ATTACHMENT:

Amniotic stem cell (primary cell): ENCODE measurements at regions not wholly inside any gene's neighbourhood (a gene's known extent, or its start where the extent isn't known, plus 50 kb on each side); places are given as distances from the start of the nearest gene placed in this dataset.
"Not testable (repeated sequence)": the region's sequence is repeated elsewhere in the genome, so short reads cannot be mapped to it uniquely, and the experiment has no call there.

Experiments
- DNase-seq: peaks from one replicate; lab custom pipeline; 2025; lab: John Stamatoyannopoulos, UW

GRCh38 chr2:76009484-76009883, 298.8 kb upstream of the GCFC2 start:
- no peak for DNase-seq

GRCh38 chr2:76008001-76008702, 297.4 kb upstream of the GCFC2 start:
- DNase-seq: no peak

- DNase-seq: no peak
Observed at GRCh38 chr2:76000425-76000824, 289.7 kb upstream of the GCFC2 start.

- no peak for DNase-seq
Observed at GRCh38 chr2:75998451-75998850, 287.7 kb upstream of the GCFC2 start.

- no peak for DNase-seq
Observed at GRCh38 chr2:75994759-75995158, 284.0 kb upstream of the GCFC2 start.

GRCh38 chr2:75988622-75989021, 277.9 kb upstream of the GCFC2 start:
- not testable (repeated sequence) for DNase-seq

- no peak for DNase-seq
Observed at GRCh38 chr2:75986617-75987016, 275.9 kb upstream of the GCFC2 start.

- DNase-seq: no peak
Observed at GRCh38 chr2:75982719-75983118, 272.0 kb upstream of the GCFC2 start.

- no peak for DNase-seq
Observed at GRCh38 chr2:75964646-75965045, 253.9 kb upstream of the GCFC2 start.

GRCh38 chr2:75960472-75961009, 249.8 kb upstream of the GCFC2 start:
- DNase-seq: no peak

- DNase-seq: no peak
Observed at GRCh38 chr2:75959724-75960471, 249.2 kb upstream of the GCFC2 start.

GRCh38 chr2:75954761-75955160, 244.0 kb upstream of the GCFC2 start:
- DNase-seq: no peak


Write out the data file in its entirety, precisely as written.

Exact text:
Amniotic stem cell (primary cell): ENCODE measurements at regions not wholly inside any gene's neighbourhood (a gene's known extent, or its start where the extent isn't known, plus 50 kb on each side); places are given as distances from the start of the nearest gene placed in this dataset.
"Not testable (repeated sequence)": the region's sequence is repeated elsewhere in the genome, so short reads cannot be mapped to it uniquely, and the experiment has no call there.

Experiments
- DNase-seq: peaks from one replicate; lab custom pipeline; 2025; lab: John Stamatoyannopoulos, UW

GRCh38 chr2:76009484-76009883, 298.8 kb upstream of the GCFC2 start:
- no peak for DNase-seq

GRCh38 chr2:76008001-76008702, 297.4 kb upstream of the GCFC2 start:
- DNase-seq: no peak

- DNase-seq: no peak
Observed at GRCh38 chr2:76000425-76000824, 289.7 kb upstream of the GCFC2 start.

- no peak for DNase-seq
Observed at GRCh38 chr2:75998451-75998850, 287.7 kb upstream of the GCFC2 start.

- no peak for DNase-seq
Observed at GRCh38 chr2:75994759-75995158, 284.0 kb upstream of the GCFC2 start.

GRCh38 chr2:75988622-75989021, 277.9 kb upstream of the GCFC2 start:
- not testable (repeated sequence) for DNase-seq

- no peak for DNase-seq
Observed at GRCh38 chr2:75986617-75987016, 275.9 kb upstream of the GCFC2 start.

- DNase-seq: no peak
Observed at GRCh38 chr2:75982719-75983118, 272.0 kb upstream of the GCFC2 start.

- no peak for DNase-seq
Observed at GRCh38 chr2:75964646-75965045, 253.9 kb upstream of the GCFC2 start.

GRCh38 chr2:75960472-75961009, 249.8 kb upstream of the GCFC2 start:
- DNase-seq: no peak

- DNase-seq: no peak
Observed at GRCh38 chr2:75959724-75960471, 249.2 kb upstream of the GCFC2 start.

GRCh38 chr2:75954761-75955160, 244.0 kb upstream of the GCFC2 start:
- DNase-seq: no peak